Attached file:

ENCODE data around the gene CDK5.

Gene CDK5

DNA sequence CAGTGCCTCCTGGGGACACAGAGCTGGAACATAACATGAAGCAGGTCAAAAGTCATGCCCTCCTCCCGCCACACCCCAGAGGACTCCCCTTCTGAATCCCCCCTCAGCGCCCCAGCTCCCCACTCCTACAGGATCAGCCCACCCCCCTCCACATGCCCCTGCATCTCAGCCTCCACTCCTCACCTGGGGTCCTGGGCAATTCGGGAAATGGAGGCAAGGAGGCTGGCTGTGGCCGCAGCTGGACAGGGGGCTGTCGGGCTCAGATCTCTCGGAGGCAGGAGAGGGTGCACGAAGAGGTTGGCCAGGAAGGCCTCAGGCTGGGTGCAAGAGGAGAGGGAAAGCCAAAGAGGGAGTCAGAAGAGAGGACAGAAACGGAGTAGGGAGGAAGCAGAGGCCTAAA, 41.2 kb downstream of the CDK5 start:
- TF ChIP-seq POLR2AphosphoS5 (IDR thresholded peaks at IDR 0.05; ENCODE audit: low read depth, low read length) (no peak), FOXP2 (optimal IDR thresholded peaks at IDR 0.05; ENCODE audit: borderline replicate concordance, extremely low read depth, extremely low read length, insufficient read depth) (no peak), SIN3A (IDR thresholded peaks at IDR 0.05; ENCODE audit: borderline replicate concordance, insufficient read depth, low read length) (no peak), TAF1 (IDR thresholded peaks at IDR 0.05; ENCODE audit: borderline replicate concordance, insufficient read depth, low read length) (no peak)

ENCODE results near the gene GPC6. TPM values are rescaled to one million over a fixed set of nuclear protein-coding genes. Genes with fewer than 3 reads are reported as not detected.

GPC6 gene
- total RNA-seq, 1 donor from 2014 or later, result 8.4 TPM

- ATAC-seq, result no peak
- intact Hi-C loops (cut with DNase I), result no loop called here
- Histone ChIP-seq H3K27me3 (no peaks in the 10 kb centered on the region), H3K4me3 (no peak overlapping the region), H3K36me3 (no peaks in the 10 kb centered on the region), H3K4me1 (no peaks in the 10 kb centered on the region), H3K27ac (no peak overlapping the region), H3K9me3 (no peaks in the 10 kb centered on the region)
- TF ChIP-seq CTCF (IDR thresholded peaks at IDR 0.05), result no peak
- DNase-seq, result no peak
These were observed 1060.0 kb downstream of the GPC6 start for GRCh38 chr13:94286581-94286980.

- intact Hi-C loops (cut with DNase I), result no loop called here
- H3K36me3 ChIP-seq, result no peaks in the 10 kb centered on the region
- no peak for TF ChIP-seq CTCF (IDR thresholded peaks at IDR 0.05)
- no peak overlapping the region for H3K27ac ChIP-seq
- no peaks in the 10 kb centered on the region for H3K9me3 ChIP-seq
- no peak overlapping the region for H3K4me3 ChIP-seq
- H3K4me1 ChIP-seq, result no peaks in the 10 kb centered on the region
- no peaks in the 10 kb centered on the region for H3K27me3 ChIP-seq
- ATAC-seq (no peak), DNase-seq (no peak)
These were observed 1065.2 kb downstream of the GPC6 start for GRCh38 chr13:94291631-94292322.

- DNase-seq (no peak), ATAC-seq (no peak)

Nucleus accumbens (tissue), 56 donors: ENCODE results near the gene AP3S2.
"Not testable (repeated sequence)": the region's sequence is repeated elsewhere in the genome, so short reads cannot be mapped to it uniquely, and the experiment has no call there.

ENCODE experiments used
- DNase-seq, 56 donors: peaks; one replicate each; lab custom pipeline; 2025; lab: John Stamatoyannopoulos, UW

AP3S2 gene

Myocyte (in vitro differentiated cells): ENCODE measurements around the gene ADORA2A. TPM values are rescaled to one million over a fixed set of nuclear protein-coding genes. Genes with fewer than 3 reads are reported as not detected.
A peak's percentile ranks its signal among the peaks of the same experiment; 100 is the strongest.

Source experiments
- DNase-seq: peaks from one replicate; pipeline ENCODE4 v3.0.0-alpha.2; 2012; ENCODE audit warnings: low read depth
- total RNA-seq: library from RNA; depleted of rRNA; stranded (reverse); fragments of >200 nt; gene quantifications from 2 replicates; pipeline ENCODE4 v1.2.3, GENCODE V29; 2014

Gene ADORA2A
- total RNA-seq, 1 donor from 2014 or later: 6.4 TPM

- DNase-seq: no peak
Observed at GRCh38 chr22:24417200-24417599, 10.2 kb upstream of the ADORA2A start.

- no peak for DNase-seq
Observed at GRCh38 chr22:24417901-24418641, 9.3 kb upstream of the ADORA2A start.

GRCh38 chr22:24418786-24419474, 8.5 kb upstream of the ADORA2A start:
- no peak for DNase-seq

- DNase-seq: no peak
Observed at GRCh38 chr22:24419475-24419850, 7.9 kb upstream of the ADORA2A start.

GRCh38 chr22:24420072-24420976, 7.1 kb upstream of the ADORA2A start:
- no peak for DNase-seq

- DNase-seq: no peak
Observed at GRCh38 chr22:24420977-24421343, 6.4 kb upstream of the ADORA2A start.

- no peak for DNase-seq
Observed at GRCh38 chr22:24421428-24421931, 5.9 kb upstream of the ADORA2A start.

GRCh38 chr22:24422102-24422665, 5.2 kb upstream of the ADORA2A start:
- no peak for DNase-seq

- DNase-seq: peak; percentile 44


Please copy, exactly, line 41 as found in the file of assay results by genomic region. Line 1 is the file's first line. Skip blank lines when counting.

GRCh38 chr22:24418786-24419474, 8.5 kb upstream of the ADORA2A start: